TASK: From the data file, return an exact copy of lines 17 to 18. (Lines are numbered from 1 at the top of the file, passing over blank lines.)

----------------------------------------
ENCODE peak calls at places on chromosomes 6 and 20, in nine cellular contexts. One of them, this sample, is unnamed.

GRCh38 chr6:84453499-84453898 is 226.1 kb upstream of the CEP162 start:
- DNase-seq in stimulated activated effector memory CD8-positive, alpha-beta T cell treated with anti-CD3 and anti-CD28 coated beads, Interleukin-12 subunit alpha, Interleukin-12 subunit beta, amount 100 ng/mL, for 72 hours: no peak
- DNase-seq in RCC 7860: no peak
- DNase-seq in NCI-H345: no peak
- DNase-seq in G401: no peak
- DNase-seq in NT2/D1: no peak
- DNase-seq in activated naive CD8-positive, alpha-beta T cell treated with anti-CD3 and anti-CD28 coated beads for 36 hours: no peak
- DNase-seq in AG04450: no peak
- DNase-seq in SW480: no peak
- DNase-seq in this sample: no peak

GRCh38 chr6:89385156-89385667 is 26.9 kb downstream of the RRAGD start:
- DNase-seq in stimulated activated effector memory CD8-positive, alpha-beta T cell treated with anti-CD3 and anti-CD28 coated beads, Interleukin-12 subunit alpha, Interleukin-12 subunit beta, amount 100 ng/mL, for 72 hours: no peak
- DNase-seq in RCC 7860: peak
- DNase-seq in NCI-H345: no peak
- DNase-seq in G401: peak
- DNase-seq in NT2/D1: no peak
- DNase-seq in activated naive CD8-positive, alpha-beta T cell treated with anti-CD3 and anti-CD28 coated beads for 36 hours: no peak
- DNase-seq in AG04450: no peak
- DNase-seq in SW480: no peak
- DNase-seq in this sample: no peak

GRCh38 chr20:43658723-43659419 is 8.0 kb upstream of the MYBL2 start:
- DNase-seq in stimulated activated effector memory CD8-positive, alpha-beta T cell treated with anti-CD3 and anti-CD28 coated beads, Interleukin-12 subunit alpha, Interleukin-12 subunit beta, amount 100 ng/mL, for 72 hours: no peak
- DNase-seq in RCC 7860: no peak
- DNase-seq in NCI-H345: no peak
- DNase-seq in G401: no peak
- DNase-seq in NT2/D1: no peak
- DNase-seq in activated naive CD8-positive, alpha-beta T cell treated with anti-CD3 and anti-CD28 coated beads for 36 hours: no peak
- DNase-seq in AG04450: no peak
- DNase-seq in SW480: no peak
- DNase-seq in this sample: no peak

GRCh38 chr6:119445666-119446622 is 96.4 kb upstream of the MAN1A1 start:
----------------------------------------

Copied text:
- DNase-seq in NT2/D1: no peak
- DNase-seq in activated naive CD8-positive, alpha-beta T cell treated with anti-CD3 and anti-CD28 coated beads for 36 hours: no peak